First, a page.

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What is the feasibility of implementing effective sodium reduction strategies to treat hypertension in primary care settings? A systematic review

Ruzicka, Marcela,b; Hiremath, Swapnila; Steiner, Sabinec; Helis, Eftyhiad; Szczotka, Agnieszkae; Baker, Peneloped; Fodor, Georged

Journal of Hypertension:
doi: 10.1097/HJH.0000000000000182
Reviews
Abstract

Objective: To evaluate whether efficacious counseling methods on sodium restriction can be successfully incorporated into primary care models for the management of hypertension.

Methods: We searched MEDLINE, Embase, Cochrane Central Register of Controlled Trials, Database of Abstracts of Reviews of Effects and Health Technology Assessment to identify randomized controlled trials of dietary counseling for salt intake reduction that reported significant reduction in 24-h urinary sodium and blood pressure levels among adults with untreated hypertension. Data extraction and assessment of reproducibility and feasibility were done in duplicate and any disagreements were resolved by consensus.

Results: Six trials were included for assessment of methods as they were efficacious in reducing sodium intake (24-h urinary sodium excretion) by 73 to 93 mmol/day (intervention) vs. 3.2 to 12.5 mmol/day (control). This was paralleled with a reduction in blood pressure (−4 to −27 mmHg) between groups. In four of the six trials, the methods were described in sufficient detail to be reproducible, but in none of these trials were the ‘counseling methods’ feasible for application in primary care settings. Apart from multiple sessions of counseling, the reported interventions were supplemented with provision of prepared food, community cooking classes, and intensive inpatient training sessions.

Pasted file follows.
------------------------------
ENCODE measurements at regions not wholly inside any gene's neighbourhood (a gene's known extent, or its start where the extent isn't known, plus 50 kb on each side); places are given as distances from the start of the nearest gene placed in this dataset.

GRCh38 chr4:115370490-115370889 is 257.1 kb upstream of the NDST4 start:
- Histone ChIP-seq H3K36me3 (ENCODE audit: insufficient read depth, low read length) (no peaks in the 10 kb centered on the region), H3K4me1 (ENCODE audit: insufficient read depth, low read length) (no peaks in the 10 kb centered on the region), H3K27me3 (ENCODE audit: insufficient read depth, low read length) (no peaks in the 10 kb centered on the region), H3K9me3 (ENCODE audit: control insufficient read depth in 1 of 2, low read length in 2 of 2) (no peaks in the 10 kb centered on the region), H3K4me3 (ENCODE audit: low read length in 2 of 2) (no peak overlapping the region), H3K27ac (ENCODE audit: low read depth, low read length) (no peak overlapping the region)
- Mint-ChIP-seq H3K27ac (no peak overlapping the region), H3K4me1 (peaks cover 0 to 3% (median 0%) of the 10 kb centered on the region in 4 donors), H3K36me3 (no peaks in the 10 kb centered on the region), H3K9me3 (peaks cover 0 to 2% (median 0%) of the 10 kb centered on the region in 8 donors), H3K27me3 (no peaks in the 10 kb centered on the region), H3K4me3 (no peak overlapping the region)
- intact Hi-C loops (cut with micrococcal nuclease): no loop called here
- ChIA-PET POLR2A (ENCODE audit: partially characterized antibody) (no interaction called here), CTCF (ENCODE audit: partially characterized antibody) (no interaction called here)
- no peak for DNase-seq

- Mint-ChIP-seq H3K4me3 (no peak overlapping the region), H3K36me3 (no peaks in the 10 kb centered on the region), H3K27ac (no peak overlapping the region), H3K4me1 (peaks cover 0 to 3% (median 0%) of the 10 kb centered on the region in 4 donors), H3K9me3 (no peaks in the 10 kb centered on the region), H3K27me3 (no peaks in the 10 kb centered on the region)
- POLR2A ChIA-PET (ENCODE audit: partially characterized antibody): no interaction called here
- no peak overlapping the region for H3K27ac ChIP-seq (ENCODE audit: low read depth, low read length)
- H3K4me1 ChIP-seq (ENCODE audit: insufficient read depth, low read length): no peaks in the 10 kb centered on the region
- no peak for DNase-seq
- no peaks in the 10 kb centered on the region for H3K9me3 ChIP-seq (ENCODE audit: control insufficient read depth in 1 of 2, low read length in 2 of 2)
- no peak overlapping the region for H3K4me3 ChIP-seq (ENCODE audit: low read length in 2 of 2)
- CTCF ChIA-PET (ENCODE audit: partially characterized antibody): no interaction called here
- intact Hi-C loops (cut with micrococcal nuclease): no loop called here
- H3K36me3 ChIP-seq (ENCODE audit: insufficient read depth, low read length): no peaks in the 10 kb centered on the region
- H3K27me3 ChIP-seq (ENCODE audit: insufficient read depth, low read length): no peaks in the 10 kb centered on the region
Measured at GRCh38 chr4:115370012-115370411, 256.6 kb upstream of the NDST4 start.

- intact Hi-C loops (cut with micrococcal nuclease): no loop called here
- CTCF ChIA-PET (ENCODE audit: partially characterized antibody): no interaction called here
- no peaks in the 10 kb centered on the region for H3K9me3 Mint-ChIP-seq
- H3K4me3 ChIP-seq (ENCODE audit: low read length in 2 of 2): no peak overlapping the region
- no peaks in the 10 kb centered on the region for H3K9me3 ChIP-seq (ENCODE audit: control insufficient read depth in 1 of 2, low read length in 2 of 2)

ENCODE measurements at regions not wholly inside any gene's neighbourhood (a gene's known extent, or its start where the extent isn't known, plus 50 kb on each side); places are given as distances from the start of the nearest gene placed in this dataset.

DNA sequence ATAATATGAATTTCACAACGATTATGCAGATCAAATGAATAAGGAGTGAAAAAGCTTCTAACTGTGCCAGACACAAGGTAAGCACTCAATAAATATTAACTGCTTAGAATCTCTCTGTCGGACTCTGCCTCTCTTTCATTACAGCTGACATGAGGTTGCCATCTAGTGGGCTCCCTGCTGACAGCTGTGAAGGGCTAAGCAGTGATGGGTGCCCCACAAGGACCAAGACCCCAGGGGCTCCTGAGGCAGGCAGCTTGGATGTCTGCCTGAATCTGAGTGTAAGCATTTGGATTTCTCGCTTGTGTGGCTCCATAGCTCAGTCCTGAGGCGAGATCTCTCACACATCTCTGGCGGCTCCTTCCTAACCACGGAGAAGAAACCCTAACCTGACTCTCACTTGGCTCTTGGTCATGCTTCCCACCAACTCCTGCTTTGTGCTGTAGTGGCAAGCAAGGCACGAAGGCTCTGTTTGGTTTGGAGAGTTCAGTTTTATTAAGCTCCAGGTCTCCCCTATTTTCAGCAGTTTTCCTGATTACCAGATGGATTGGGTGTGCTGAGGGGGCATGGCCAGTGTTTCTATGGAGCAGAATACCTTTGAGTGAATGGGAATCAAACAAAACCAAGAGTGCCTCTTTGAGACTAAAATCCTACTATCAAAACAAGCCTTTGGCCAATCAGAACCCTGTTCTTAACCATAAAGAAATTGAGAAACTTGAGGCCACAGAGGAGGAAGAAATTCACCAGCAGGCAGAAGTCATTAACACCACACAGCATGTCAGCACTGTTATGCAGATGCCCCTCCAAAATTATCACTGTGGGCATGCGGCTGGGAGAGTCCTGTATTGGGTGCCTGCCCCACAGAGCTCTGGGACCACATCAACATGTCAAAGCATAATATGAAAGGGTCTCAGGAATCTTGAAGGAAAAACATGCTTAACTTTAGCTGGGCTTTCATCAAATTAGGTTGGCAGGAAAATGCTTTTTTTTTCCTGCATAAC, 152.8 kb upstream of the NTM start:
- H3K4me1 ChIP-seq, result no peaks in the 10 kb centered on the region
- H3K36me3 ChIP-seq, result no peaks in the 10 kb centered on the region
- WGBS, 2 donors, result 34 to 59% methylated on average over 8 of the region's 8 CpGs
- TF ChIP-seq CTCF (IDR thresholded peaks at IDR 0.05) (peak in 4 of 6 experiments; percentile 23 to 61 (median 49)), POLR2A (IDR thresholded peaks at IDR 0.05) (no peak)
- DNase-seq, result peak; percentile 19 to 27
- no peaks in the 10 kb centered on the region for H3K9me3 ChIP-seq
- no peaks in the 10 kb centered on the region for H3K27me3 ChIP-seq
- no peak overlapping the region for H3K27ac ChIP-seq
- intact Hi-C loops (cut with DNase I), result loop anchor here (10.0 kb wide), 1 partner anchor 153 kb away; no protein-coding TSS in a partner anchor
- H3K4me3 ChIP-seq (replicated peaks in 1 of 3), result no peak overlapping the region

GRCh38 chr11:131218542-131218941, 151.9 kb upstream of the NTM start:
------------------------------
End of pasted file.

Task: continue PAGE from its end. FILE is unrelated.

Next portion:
Conclusion: Despite the availability of efficacious counseling methods for the reduction of sodium intake among newly diagnosed hypertensive patients (feasible within a clinical trial setting), none of these methods, in their present form, are suitable for incorporation into existing primary care settings in countries such as Canada, United States, and UK.

Author Information

aDivision of Nephrology, The Ottawa Hospital

bDivision of Cardiology, University of Ottawa Heart Institute

cDivision of Angiology/Vascular Medicine, Department of Internal Medicine II, Medical University Vienna

dDivision of Prevention and Rehabilitation

eBerkman Library, University of Ottawa Heart Institute, Ottawa, Ontario, Canada

Correspondence to Dr George Fodor, Head of Research, Division of Prevention and Rehabilitation, University of Ottawa Heart Institute, 40 Ruskin Street, Ottawa, ON K1Y 4W7, Canada. Tel: +1 613 761 4785; fax: +1 613 761 5238; e-mail: gfodor@ottawaheart.ca

Abbreviations: BP, blood pressure; CHEP, Canadian Hypertension Education Program; DASH, Dietary Approaches to Stop Hypertension; JNC, Joint National Committee; NICE, National Institute for Health and Care Excellence

Received 26 November, 2013

Revised 5 February, 2014

Accepted 18 February, 2014

© 2014 Wolters Kluwer Health | Lippincott Williams & Wilkins